India has not been able to capitalize fully on the opportunities offered by the shift in GVCs and attract lead firms largely due to its inward-looking measures – focus on protecting domestic industries through tariffs, subsidies, quotas, and other such measures. This policy default is now changing and has picked up pace since the pandemic through the roll-out of new production-oriented investment schemes and speeding up of mega infrastructure development. Geographically, India has huge advantages as a production and supply hub due to its access to vital trade routes, connecting the Far East and Southeast Asia with Europe, Africa, and the Middle East, huge consumer demand, proximity to major manufacturing hubs in Asia, and a growing working population. However, more needs to be done.

India can also take advantage of its large number of micro, small and medium enterprises (MSMEs) to increase linkages with lead firms to enhance exports. For example, Vietnam is working closely with foreign manufacturers, such as Samsung, and domestic suppliers to improve productivity, management capacity, and product supply capacity – to strengthen supply chain linkages of domestic firms. MSMEs in India contribute around 30 percent to GDP and nearly 50 percent to the country’s exports. But this has not translated to an increase in engagement with GVCs due to weak innovation, lack of access to finance, and inadequate linkages with lead firms.

Another key area that India needs to focus on is the simplification of customs procedures and improving the trade infrastructure. For certain sectors, it is more feasible to invest in a slightly less competitive country than India in terms of labor or land cost, rather than having long delays in ports due to capacity issues or demanding as well as unclear customs procedures.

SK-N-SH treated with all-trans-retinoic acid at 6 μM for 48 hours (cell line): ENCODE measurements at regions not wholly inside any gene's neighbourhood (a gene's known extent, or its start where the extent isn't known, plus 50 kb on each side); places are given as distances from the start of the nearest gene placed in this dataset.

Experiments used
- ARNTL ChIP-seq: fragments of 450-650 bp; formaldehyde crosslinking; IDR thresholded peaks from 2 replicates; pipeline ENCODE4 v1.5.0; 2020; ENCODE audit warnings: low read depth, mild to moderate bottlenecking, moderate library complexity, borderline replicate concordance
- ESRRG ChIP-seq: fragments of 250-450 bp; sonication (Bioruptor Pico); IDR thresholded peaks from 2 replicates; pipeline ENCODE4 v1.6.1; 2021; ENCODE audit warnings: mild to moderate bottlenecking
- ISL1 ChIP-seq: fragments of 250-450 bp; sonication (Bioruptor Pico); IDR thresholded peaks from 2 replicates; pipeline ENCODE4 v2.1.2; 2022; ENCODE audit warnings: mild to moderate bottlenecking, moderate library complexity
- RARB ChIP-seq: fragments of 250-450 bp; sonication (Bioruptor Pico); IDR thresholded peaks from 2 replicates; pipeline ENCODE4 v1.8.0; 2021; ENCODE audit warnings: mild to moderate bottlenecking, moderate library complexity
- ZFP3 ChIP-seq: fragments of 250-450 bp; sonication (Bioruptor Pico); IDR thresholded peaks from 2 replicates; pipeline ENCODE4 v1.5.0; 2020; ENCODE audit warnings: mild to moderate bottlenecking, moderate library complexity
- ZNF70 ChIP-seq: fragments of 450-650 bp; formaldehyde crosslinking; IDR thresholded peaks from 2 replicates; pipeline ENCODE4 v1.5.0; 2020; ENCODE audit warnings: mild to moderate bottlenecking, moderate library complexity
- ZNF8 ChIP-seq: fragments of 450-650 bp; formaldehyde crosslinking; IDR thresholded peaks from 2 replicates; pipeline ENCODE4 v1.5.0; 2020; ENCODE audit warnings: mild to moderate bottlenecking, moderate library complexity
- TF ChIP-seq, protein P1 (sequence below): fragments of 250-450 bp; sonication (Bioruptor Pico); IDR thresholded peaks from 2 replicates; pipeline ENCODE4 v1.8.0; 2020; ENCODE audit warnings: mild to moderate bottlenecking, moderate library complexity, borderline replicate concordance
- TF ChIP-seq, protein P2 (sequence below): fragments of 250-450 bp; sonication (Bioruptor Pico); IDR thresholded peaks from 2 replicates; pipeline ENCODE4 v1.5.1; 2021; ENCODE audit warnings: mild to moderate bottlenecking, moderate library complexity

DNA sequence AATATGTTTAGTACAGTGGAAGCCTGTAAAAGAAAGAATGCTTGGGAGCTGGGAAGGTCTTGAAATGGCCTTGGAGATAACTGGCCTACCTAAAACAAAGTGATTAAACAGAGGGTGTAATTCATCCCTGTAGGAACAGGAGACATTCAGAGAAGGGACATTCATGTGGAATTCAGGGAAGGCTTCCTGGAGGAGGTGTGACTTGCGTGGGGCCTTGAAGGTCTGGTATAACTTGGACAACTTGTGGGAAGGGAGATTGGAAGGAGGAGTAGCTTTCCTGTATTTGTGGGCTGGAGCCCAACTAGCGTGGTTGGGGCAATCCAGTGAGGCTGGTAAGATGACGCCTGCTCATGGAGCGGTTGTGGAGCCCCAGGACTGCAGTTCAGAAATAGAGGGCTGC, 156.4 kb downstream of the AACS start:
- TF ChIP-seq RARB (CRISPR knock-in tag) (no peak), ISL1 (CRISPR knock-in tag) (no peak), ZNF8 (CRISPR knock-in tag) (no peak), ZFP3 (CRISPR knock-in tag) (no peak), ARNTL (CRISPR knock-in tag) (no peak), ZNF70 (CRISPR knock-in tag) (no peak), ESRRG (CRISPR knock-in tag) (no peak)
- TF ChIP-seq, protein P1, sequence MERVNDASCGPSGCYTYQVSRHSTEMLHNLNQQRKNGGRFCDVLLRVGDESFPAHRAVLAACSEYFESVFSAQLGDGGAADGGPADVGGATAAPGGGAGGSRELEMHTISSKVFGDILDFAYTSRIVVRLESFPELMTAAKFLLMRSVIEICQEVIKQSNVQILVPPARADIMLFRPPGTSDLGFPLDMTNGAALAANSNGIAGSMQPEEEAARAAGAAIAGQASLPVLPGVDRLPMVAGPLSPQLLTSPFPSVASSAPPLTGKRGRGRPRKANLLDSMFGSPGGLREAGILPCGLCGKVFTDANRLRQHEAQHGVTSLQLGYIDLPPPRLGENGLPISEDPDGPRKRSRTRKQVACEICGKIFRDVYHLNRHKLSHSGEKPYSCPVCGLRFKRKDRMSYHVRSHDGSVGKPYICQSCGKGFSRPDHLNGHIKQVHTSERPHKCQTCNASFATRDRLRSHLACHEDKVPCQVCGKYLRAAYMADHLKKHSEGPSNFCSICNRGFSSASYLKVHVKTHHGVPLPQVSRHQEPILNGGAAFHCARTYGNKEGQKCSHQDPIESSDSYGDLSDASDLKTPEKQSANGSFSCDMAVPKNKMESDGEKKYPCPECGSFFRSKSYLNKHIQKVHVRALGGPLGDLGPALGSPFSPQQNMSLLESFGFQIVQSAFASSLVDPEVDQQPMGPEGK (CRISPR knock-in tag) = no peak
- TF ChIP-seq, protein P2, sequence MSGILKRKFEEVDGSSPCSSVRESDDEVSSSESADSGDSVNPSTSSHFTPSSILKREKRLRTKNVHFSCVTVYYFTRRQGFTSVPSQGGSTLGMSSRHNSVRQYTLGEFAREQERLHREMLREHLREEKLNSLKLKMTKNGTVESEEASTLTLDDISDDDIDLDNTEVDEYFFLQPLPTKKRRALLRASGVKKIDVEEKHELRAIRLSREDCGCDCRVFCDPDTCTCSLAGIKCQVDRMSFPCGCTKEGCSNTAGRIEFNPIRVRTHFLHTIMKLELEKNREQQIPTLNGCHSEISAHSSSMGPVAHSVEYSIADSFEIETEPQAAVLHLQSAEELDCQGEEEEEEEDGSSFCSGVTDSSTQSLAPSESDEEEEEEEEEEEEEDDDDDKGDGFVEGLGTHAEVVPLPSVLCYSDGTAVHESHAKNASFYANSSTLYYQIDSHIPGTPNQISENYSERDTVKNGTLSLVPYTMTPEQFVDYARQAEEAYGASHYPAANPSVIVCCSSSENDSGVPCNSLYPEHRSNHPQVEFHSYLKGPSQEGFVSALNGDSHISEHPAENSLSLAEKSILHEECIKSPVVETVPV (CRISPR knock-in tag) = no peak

Most of the sector opportunities that currently exist are in downstream activities, due to their low labor costs. As for high-tech sectors like electronics, semiconductors, and pharmaceutical GVCs, India should focus more on increasing the skill content of the existing processes, by engaging in design or R&D activities, to increase its share in GVCs. India has an edge in several sectors,  but they have largely been driven by domestic demand, rather than export-focused growth. Still, these are the same sectors that can jumpstart the process of increasing engagement in global value chains. In the case of defense, aerospace, and electronics, import substitution will be key for strategic reasons in the near future as domestic capacity is being built up. Meanwhile, India has the potential to establish export hubs in the below sectors:

  • Pharmaceuticals and medical devices

    • India has strong manufacturing capabilities and a cost advantage (30–35 percent lower) over the US and Europe.
  • Specialty chemicals

    • The sector has strong R&D capabilities and a growing supplier base.
  • Apparel and footwear
    • Cost advantage due to the availability of cheap raw materials and lower wages.
  • Gems and jewelry

    • Significant skilled workforce, reduction in import duties (such as for lab-grown diamonds as well as cut and polished diamonds), and free trade agreement with the UAE, which is a major export market
  • Food processing
    • High level of agricultural production with a large livestock base, wide variety of crops, inland water bodies and a long coastline, that can help increase marine production. In addition, government initiatives in the areas of cold chain infrastructure and quality assurance measures will be a driving factor.
  • Auto and auto components (including electric vehicles)